What is your risk appetite?



Capital Allocation line, Security Market line and Efficient Market Frontier


Capital Allocation Line (CAL)

CAL shows all combinations of risky and risk-free assets, given a certain level of risk while identifying the maximum returns. CAL will help the investors in constructing portfolios and maximising their returns based upon their risk-appetite. Based upon their risk-appetite they can add both risky and risk-free assets to their portfolios by giving different weights to these assets.


The overall risk of the portfolio would be that of the risky asset in relation to its weight in the portfolio. Risk-free assets, by definition, do not contain any risk and therefore, the risk element would be zero and the Expected return of the portfolio is computed taking into account the expected return of both risky and risk-free assets while considering the volatility of the portfolio.


It can be formulated as :

Ep = E(rs) * w + (1-w) * E(rf)




Security Market Line (SML)

SML is a visual representation of the capital asset pricing model or CAPM. It shows the relationship between the expected return of a security and its risk measured by its beta coefficient. Any security plotted above the SML is interpreted as undervalued. A security below the line is overvalued.


Fundamental analysts use the CAPM as a way to spot risk premiums, examine corporate financing decisions, spot undervalued investment opportunities and compare companies across different sectors. It can also be used to study the investors behaviour by economists.


CAPM:

E(Ri) = RF + βi × (E(RM) - RF)



Several different exogenous variables can impact the slope of the security market line for e.g the current economic slowdown can make the investors more risk-averse and this can cause shifts in the SML line which can impact the market risk premium.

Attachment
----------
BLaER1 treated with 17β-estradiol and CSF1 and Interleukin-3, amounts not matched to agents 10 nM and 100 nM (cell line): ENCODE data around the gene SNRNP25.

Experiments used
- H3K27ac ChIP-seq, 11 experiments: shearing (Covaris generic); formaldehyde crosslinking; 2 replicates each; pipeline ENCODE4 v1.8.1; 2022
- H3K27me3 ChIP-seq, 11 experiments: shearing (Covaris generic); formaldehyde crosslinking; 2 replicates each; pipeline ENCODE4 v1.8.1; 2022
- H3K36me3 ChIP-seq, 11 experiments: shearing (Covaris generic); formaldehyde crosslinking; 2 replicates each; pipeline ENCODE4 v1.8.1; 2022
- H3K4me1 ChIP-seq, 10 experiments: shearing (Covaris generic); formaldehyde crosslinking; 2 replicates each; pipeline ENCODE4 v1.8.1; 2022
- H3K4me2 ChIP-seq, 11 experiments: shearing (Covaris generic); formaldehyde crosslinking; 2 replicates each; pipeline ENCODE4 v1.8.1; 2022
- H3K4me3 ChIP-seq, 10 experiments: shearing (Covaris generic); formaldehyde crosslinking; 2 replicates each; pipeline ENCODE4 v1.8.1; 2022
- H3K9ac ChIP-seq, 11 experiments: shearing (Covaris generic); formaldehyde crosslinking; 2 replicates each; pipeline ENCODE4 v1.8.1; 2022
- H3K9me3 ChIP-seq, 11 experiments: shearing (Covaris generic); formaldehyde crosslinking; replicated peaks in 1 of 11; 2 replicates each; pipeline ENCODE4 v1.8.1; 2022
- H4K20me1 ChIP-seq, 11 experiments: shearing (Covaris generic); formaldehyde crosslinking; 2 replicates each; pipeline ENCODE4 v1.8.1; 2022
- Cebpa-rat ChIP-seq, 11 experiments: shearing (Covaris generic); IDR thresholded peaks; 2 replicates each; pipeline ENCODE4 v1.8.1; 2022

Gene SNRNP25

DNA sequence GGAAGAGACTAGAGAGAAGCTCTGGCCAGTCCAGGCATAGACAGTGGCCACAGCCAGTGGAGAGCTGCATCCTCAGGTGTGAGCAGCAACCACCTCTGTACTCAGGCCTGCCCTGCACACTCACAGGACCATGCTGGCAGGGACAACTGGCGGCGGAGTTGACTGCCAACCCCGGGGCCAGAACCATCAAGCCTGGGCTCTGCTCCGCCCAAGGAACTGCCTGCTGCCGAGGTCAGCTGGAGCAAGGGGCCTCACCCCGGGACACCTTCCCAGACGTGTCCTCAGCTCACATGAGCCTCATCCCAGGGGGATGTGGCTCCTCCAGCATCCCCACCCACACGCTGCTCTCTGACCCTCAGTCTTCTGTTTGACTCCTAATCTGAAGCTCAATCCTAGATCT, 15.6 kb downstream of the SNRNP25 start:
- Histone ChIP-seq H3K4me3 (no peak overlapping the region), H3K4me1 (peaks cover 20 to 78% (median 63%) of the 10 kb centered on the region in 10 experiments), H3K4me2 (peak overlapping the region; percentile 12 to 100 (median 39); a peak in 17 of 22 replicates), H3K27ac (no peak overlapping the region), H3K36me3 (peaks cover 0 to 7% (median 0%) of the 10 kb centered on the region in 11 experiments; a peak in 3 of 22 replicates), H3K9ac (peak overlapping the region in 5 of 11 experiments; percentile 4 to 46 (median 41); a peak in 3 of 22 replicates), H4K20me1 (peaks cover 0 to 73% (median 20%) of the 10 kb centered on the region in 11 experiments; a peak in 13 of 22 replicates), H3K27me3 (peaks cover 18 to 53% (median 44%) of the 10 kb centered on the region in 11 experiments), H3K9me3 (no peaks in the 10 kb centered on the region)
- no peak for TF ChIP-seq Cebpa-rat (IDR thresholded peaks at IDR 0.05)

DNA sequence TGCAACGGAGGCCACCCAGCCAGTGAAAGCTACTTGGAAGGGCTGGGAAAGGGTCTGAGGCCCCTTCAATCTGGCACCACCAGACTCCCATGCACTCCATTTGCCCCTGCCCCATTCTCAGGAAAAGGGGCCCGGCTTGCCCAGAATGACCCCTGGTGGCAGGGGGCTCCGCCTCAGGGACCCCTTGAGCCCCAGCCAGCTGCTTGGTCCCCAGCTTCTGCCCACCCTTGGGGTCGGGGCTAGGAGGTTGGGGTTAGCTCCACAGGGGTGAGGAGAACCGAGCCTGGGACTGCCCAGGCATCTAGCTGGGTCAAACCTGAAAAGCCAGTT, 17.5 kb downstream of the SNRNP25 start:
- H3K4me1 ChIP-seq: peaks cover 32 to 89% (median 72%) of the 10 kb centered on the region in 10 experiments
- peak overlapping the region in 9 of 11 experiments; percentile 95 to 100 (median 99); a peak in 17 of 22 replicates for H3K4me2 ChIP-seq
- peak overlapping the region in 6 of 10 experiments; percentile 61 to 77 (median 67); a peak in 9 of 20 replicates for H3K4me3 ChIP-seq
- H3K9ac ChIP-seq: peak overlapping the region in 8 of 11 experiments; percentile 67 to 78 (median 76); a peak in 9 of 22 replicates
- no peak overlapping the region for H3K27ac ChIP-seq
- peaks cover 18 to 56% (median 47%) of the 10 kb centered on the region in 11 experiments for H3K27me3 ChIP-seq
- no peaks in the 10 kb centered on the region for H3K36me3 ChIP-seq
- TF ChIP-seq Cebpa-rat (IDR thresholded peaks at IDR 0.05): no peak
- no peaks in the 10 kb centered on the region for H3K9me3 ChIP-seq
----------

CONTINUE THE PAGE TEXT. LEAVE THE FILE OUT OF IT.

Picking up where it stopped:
Efficient Frontier

Scared of losing money in the stock market?

With high market valuations and an ever-lasting bull market, one might get scared to invest in equities (stocks) and stay on the side-lines. Over the long-term, the market has historically greatly rewarded equity investors but there is a balance to be found. One way such a balance can be created is by holding an efficiently diversified portfolio.


The modern portfolio theory developed by Harry Markowitz in 1952 states that it is insufficient to take a single investment approach or single asset class approach, but rather take a mixed-asset approach, which later earned him the Nobel Prize in Economics nearly four decades later.


There’s no such thing as the perfect investment, but crafting a strategy that offers high returns and relatively low risk is a priority for modern investors.


What is Efficient Frontier?

The efficient frontier is the set of optimal portfolios that offer the highest expected return for a defined level of risk or the lowest risk for a given level of expected return. Portfolios that lie below the efficient frontier are sub-optimal because they do not provide enough return for the level of risk. Portfolios that cluster to the right of the efficient frontier are sub-optimal because they have a higher level of risk for the defined rate of return.




One example of the benefits of efficient frontier can be quoted as ‘Holding a globally diversified portfolio with 40% bonds, historically reduced risk by 41.64% while increasing returns by 0.64% per year over a Canadian stock-only portfolio. Over the whole period (from 1970 to 2009) this slight edge adds up to a 28.25% higher end balance.


Limitations

NASCAR race cars are sophisticated, complex automobiles. In the hands of, say, Tony Stewart, they're capable of great feats. In the hands of a drunk driver, the same vehicle can be deadly. The financial equivalent of racing cars is an efficient frontier model. They're one of the most touted, yet most misunderstood and misused, tools in the field of financial planning since efficient portfolio theory relies on historical data and relationships to generate the perfect portfolio.

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